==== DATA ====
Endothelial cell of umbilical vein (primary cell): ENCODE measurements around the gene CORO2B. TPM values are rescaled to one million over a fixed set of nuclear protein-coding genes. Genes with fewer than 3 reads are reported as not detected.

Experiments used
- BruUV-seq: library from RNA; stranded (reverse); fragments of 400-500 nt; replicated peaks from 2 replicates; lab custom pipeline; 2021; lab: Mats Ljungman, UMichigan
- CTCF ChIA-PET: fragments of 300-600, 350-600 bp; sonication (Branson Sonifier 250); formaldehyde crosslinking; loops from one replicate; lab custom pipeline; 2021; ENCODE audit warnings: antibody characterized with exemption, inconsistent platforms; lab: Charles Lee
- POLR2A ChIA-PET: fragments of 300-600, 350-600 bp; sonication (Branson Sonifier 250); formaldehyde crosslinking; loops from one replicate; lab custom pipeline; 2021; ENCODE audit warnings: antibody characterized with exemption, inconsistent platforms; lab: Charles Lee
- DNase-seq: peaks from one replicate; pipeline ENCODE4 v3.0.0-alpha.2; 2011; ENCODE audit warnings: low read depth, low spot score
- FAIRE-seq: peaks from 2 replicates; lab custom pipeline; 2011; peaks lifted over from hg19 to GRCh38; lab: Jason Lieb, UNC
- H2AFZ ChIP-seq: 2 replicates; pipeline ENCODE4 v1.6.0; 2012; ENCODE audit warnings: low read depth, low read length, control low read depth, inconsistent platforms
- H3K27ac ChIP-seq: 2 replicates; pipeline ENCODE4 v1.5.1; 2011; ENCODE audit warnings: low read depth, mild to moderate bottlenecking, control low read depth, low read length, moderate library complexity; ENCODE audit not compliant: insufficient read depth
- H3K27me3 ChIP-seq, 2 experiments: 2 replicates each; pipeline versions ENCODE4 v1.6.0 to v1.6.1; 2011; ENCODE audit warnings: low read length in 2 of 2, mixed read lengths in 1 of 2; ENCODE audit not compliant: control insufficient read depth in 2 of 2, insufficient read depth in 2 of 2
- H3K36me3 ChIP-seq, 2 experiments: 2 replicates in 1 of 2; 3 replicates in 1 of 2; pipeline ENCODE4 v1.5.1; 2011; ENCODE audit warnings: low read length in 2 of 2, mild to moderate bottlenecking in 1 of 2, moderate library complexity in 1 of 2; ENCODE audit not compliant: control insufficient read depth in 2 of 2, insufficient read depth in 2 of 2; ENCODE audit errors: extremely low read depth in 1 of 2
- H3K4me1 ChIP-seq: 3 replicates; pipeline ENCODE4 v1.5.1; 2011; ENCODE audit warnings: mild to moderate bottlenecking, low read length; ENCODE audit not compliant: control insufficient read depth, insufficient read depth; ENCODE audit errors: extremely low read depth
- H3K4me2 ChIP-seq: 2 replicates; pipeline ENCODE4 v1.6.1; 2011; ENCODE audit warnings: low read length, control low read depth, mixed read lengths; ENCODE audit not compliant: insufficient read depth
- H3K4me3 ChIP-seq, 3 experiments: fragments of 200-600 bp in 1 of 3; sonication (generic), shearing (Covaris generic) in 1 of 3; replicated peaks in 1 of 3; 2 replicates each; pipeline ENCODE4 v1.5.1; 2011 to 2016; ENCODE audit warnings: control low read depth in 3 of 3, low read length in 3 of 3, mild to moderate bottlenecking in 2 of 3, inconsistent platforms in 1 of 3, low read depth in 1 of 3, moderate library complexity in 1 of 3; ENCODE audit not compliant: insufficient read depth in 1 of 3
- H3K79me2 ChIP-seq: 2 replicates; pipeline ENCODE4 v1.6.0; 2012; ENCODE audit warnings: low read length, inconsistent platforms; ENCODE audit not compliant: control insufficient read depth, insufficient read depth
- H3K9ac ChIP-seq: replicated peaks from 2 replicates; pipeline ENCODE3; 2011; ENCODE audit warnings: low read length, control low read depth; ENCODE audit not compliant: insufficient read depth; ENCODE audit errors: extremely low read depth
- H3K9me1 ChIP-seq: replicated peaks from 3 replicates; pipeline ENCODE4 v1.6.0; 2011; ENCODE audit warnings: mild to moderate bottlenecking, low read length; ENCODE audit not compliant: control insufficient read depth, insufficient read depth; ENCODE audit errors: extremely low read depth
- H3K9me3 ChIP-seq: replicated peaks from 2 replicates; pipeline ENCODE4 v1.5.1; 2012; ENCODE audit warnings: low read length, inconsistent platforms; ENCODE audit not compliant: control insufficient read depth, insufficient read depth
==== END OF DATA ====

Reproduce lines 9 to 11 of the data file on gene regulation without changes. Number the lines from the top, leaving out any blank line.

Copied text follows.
- H3K27ac ChIP-seq: 2 replicates; pipeline ENCODE4 v1.5.1; 2011; ENCODE audit warnings: low read depth, mild to moderate bottlenecking, control low read depth, low read length, moderate library complexity; ENCODE audit not compliant: insufficient read depth
- H3K27me3 ChIP-seq, 2 experiments: 2 replicates each; pipeline versions ENCODE4 v1.6.0 to v1.6.1; 2011; ENCODE audit warnings: low read length in 2 of 2, mixed read lengths in 1 of 2; ENCODE audit not compliant: control insufficient read depth in 2 of 2, insufficient read depth in 2 of 2
- H3K36me3 ChIP-seq, 2 experiments: 2 replicates in 1 of 2; 3 replicates in 1 of 2; pipeline ENCODE4 v1.5.1; 2011; ENCODE audit warnings: low read length in 2 of 2, mild to moderate bottlenecking in 1 of 2, moderate library complexity in 1 of 2; ENCODE audit not compliant: control insufficient read depth in 2 of 2, insufficient read depth in 2 of 2; ENCODE audit errors: extremely low read depth in 1 of 2